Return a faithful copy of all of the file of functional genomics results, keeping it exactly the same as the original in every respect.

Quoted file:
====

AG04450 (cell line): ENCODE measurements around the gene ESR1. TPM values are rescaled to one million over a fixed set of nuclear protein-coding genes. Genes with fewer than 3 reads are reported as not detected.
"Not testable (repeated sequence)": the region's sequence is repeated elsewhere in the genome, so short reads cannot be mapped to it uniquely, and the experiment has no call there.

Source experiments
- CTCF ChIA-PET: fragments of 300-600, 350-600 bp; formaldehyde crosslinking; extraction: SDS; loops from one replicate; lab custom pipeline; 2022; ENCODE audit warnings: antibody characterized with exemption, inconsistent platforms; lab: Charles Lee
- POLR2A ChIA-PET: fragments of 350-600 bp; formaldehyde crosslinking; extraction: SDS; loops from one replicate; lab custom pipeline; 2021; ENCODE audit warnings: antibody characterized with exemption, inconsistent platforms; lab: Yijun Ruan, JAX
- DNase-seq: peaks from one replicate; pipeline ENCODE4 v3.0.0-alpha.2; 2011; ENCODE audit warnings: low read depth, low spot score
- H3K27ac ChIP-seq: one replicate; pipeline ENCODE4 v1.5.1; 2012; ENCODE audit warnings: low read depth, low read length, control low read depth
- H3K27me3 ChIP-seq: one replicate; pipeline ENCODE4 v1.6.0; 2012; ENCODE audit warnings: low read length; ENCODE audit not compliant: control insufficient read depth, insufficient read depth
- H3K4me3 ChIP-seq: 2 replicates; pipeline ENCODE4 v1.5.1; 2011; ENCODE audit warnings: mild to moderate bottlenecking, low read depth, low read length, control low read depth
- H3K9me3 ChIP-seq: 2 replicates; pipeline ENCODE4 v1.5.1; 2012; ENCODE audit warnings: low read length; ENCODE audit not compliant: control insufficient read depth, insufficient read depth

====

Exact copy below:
AG04450 (cell line): ENCODE measurements around the gene ESR1. TPM values are rescaled to one million over a fixed set of nuclear protein-coding genes. Genes with fewer than 3 reads are reported as not detected.
"Not testable (repeated sequence)": the region's sequence is repeated elsewhere in the genome, so short reads cannot be mapped to it uniquely, and the experiment has no call there.

Source experiments
- CTCF ChIA-PET: fragments of 300-600, 350-600 bp; formaldehyde crosslinking; extraction: SDS; loops from one replicate; lab custom pipeline; 2022; ENCODE audit warnings: antibody characterized with exemption, inconsistent platforms; lab: Charles Lee
- POLR2A ChIA-PET: fragments of 350-600 bp; formaldehyde crosslinking; extraction: SDS; loops from one replicate; lab custom pipeline; 2021; ENCODE audit warnings: antibody characterized with exemption, inconsistent platforms; lab: Yijun Ruan, JAX
- DNase-seq: peaks from one replicate; pipeline ENCODE4 v3.0.0-alpha.2; 2011; ENCODE audit warnings: low read depth, low spot score
- H3K27ac ChIP-seq: one replicate; pipeline ENCODE4 v1.5.1; 2012; ENCODE audit warnings: low read depth, low read length, control low read depth
- H3K27me3 ChIP-seq: one replicate; pipeline ENCODE4 v1.6.0; 2012; ENCODE audit warnings: low read length; ENCODE audit not compliant: control insufficient read depth, insufficient read depth
- H3K4me3 ChIP-seq: 2 replicates; pipeline ENCODE4 v1.5.1; 2011; ENCODE audit warnings: mild to moderate bottlenecking, low read depth, low read length, control low read depth
- H3K9me3 ChIP-seq: 2 replicates; pipeline ENCODE4 v1.5.1; 2012; ENCODE audit warnings: low read length; ENCODE audit not compliant: control insufficient read depth, insufficient read depth